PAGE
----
SAE-J2954/2

SAE J2954/2 is a heavy-duty inductive (wireless power transfer) charging standard (in process) that allows high-power charging. In practice, heavy-duty inductive charging has been deployed for many years at up to 300kW, with a 1MW DOE-funded project in the works. The light-duty corresponding standard, J2954, was adopted late 2020. To date, transit buses have been the primary market for this charging technology, with one California transit agency logging over 1.3M miles of revenue service. A schematic is shown below for transit bus wireless power transfer.

           source: WAVE

Figure 4. SAE J2954/2 Wireless Power Transfer Diagram

Inductive charging for transit buses is a well-proven method for “opportunity charging”, or charging while the bus is in service. An example of charging using J2954/2 would be for a transit bus with a 400kWh pack to charge over a 20-80% SOC for a 240kWh charge in 15 minutes. This would require 1MW of charging power.

A 400kWh battery pack for a transit bus would satisfy many types of daily routes considering a bus would get on the order of 0.5 miles/kWh, or about 160 miles. Overnight charging would top off the pack, while opportunity “inductive fast charging” would enable extended operations throughout the day.

SAE-J3271

The standards development for SAE-J3271 began in early 2022, but the basis for the high power charging technology and communications protocols have been in development for many years, and is also known as the Megawatt Charging System, or MCS. J3271 allows for charging up to 3000A and 1500V, or 4.5MW. The goal of SAE J3271 is to enable conductive charging systems to be used for heavy-duty vehicles on land, sea, or air.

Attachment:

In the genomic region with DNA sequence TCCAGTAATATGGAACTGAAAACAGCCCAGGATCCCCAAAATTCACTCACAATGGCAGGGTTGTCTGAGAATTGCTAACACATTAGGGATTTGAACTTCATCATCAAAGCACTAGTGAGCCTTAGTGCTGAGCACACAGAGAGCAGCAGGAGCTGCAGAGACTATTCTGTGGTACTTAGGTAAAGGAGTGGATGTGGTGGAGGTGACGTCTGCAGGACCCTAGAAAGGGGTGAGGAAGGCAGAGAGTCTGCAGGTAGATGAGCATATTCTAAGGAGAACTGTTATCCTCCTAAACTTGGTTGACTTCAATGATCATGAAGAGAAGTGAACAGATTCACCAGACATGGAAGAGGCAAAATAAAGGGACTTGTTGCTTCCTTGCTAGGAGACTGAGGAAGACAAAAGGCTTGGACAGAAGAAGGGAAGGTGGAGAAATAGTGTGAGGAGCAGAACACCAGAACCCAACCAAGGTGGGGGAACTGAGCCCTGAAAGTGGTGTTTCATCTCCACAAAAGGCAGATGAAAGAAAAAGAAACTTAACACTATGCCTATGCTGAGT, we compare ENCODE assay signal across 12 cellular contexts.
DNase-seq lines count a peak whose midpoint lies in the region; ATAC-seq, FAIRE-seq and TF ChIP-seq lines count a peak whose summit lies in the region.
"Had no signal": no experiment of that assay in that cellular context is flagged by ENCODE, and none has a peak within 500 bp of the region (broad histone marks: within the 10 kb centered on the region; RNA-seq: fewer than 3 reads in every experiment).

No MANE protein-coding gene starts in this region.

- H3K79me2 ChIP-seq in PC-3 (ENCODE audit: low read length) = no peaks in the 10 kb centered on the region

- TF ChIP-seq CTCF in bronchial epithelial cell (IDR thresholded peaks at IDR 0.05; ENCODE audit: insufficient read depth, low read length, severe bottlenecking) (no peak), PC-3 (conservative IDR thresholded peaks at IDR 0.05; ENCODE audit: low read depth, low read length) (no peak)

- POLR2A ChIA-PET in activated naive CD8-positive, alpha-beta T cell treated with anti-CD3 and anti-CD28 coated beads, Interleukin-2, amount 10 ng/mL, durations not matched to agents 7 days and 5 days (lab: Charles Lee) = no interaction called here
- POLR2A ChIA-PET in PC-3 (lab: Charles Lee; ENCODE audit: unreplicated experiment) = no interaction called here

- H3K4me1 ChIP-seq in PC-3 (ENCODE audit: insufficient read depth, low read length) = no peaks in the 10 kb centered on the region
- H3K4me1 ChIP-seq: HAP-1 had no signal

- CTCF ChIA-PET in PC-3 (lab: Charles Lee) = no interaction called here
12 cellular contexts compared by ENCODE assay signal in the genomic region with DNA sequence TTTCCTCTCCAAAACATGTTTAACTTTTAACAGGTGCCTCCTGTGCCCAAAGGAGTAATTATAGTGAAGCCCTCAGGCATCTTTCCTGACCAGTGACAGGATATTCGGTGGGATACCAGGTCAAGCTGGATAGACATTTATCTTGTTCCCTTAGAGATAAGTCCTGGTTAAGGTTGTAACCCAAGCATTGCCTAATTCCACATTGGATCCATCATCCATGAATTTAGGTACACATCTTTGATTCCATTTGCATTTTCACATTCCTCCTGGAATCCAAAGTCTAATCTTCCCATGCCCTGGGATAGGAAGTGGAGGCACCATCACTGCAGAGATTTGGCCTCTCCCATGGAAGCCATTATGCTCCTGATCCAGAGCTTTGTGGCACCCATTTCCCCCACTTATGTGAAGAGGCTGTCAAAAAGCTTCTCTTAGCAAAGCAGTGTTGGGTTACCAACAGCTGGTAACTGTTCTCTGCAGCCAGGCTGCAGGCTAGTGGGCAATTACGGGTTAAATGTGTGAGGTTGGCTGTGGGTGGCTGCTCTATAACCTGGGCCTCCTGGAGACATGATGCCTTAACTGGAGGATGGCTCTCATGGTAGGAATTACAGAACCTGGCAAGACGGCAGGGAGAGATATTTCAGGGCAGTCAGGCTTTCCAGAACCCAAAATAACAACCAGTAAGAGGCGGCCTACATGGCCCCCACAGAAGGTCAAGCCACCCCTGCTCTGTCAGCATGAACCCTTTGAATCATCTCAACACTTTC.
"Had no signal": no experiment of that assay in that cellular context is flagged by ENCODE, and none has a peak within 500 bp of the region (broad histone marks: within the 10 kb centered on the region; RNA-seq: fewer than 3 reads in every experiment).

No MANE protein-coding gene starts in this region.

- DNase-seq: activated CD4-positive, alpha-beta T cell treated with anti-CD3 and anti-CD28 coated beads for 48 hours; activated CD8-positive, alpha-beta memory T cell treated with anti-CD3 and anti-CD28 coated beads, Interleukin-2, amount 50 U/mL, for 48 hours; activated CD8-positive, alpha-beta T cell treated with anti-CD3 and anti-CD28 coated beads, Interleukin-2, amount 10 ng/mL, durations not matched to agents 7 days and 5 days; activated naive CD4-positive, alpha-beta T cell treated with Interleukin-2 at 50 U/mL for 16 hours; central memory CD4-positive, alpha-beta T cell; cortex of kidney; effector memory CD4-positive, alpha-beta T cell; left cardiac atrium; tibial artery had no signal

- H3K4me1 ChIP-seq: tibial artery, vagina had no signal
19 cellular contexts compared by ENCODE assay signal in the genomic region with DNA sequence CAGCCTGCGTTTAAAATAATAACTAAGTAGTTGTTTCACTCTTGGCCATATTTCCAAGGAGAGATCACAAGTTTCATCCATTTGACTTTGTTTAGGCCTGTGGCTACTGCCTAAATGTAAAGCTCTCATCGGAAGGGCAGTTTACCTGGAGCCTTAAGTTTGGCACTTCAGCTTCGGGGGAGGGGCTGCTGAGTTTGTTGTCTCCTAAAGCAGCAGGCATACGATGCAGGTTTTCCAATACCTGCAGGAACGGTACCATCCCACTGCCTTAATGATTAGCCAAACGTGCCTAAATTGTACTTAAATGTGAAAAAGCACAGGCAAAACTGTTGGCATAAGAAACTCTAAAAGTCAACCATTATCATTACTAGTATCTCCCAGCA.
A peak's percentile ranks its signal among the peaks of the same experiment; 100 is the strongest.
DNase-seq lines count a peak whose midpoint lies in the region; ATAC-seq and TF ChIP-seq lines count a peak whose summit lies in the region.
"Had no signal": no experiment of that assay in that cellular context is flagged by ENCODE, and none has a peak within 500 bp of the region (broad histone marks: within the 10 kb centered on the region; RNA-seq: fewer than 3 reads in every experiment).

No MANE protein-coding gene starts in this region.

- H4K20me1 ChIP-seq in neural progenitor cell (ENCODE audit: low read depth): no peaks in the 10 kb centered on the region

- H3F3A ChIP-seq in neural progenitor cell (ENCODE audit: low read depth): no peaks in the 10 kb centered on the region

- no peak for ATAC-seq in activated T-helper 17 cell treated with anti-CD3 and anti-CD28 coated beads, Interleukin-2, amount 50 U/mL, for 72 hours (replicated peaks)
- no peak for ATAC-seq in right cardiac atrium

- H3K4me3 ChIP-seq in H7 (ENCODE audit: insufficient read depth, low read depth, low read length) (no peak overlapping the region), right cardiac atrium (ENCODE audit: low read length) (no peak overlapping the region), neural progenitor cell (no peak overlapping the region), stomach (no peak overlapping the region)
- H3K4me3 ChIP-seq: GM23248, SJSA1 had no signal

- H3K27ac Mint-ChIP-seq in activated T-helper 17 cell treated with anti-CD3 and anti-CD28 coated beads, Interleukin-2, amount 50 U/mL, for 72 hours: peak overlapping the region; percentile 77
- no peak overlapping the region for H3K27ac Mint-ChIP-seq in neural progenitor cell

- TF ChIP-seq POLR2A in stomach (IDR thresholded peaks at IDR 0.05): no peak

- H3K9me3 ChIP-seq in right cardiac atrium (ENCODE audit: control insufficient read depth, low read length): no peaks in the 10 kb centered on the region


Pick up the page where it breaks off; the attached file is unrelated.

source: Electrive.com [5]

Figure 5. MCS Charger at EVS 35 in Oslo, Norway

An example of charging using J3271 would be for a class 8 drayage truck with a 600kWh pack to charge over a 20-80% SOC for a 360kWh charge in 10 minutes. This would require 2.2MW of charging power. With the usable energy from a 600kWh pack, a class 8 drayage truck could travel well over 200 miles, which would easily satisfy short haul daily runs from the Port of Los Angeles to California Inland Empire warehouses. Overnight “trickle charging” at 50kW would enable a full charge, while opportunity “fast charging” at MW-plus charging rates would enable a seamless transition for longer-haul runs.

Conclusion

The electric utility pilots to bring light-duty EVs onto the grid as DERS are exciting and will pave the way for a robust market for energy storage from EVs. As heavy-duty EVs using MW-scale charging mark their presence, they will contribute inexpensive MW and MWh to the grid, pushing aside stationary battery storage. This will be a boon to accelerate the penetration of renewables generation both on land and offshore, and enable the smooth replacement of diesel-fueled heavy-duty vehicles.

References

1. Sheppard, C, J. Szinai, N. Abhyankar, A. Gopal, Grid Impacts of Electric Vehicles and Managed Charging in California, Energy Analysis and Environmental Impacts Division, Lawrence Berkeley National Laboratory, November 2019.

2. Chhaya, S., etal, “Distribution System Constrained Vehicle-to-Grid Services for Improved Grid Stability and Reliability”, Final Project Report, California Energy Commission, Publication Number: CEC-500-2019-027, March 2019.